SAG-AFTRA Leaders Approve Proposal for New Film-TV Contract

    The SAG-AFTRA national board has approved proposals for a successor deal to its master contract covering feature film and primetime television — a key step in the upcoming negotiations cycle with companies. The board approved the package Saturday with the performers union declining to reveal any specifics — its usual policy. The board established the wages [...]

  • Cameron Crowe, David Crosby, A.J. Eaton.

    Cameron Crowe on Why He Loved Leaving David Crosby Doc on a CSNY Question Mark

    David Crosby may or may not have stuck a joint in Cameron Crowe’s mouth the first time he ever met the future filmmaker, when Crosby was peaking with Crosby Stills Nash & Young and his interviewer was a precocious 15-year-old Rolling Stone correspondent. As Crowe said to Jimmy Kimmel the other night, “I remember it [...]

  • Mokalik

    Nigeria’s Kunle Afolayan: African Audiences Shouldn’t Be ‘Second-Class’

    DURBAN–A young boy from a middle-class home gets an unconventional schooling in the ways of the world when he’s forced to apprentice at a mechanic’s workshop in a rough-and-tumble section of Lagos. “Mokalik” is the latest feature from Kunle Afolayan, a leading figure in the wave of filmmakers revitalizing the Nigerian film industry. The film [...]

  • Alicia Rodis photographed by Alicia Rodis

    SAG-AFTRA Moves to Standardize Guidelines for Intimacy Coordinators

    SAG-AFTRA is moving to standardize guidelines for intimacy coordinators as part of an effort to establish policies for union members when their work involves nudity and simulated sex. “Our goal is to normalize and promote the use of intimacy coordinators within our industry,” said SAG-AFTRA president Gabrielle Carteris. “Intimacy coordinators provide an important safety net for [...]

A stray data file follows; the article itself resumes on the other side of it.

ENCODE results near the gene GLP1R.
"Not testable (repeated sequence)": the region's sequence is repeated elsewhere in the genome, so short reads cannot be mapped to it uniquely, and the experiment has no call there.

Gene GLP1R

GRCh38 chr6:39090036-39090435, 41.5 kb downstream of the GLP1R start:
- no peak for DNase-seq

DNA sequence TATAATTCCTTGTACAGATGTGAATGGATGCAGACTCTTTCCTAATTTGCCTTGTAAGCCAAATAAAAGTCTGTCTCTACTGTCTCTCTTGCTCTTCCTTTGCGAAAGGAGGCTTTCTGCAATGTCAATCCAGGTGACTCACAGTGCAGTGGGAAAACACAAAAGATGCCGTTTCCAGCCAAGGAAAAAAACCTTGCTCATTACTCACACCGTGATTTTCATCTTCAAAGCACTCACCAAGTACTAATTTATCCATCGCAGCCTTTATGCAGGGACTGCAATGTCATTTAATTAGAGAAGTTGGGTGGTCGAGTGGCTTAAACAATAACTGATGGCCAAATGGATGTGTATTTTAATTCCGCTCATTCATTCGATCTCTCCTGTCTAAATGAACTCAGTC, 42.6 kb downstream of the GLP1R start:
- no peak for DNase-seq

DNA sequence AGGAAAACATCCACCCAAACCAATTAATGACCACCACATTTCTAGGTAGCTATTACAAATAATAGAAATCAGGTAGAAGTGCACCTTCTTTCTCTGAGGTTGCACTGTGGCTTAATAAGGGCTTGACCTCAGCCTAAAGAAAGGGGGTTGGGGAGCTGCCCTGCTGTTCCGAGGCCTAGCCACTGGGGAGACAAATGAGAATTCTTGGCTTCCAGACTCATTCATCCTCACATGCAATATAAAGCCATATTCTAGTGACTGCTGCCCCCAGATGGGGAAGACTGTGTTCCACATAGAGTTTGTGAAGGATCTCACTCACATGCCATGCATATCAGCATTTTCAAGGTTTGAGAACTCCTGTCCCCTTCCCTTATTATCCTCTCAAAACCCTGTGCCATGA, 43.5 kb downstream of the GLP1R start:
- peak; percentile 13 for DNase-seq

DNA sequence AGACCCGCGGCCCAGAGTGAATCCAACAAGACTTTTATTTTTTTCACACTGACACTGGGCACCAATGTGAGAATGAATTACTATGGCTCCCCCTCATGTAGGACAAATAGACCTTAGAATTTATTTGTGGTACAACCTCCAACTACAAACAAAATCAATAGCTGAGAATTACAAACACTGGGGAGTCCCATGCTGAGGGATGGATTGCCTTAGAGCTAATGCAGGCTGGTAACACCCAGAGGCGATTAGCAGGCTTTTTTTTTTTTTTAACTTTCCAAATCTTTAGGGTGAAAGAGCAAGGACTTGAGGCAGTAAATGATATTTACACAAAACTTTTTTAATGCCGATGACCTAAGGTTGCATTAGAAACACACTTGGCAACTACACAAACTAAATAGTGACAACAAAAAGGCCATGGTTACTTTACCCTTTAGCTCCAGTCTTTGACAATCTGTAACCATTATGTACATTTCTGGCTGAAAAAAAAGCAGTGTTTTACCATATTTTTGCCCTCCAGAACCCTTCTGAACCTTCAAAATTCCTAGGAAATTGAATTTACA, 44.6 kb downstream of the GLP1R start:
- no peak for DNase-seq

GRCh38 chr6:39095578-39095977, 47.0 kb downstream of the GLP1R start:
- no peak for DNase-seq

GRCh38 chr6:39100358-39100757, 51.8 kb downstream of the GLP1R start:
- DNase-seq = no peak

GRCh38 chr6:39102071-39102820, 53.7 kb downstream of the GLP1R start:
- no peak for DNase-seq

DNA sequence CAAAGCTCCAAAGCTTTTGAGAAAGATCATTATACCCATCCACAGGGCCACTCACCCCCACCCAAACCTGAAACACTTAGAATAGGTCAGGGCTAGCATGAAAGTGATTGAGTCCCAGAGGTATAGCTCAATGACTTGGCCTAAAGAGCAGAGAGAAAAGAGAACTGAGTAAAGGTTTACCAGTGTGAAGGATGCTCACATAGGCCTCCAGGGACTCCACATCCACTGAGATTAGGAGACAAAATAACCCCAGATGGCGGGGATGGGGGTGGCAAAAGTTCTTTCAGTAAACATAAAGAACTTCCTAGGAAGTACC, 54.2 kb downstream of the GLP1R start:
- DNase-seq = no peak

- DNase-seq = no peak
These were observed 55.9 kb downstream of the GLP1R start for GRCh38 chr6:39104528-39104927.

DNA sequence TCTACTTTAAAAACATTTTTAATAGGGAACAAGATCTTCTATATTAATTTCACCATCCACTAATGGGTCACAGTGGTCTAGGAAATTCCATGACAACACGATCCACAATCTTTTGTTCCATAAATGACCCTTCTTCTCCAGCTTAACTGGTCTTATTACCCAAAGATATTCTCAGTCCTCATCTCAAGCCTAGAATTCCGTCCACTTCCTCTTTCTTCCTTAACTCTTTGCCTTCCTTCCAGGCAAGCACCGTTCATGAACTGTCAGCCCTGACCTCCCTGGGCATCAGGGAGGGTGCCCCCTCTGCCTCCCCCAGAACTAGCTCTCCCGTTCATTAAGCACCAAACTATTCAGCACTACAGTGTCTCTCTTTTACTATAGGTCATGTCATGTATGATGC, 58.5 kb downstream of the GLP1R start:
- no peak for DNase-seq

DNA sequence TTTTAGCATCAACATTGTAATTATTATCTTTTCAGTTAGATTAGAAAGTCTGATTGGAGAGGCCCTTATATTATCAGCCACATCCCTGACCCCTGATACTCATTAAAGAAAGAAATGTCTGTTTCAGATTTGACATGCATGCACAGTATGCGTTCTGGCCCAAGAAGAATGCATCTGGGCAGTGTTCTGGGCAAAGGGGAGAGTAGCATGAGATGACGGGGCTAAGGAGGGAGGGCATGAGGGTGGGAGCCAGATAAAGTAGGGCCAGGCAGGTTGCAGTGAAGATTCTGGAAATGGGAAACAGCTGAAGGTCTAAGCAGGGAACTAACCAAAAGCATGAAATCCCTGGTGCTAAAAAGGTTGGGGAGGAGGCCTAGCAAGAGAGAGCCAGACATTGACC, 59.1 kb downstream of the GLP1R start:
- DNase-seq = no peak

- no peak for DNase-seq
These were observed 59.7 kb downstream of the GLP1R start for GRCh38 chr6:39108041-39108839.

• The Lion King

    Box Office: 'The Lion King' Roars Overseas With Mighty $269 Million

    Disney’s “The Lion King” certainly felt the love this weekend, generating $269 million at the international box office. Director Jon Favreau’s remake of the classic Disney cartoon now holds the eighth-biggest debut of all time overseas, and that’s not including the film’s early opening in China last weekend. Combined with a stellar $185 million start [...]

  • Scarlett JohanssonMarvel Studios panel, Comic-Con International,

    Scarlett Johansson Reveals What We'll Learn About Black Widow in Stand-Alone Movie

    Scarlett Johansson can finally talk about her upcoming “Black Widow” movie. While she can’t divulge spoilers, she let out a big sigh of relief after the film was officially announced on Saturday during the Marvel Studios presentation at Comic-Con. “I feel like a weight has been lifted,” the Oscar nominee told Variety. “Black Widow” is [...]

More From Our Brands

Access exclusive content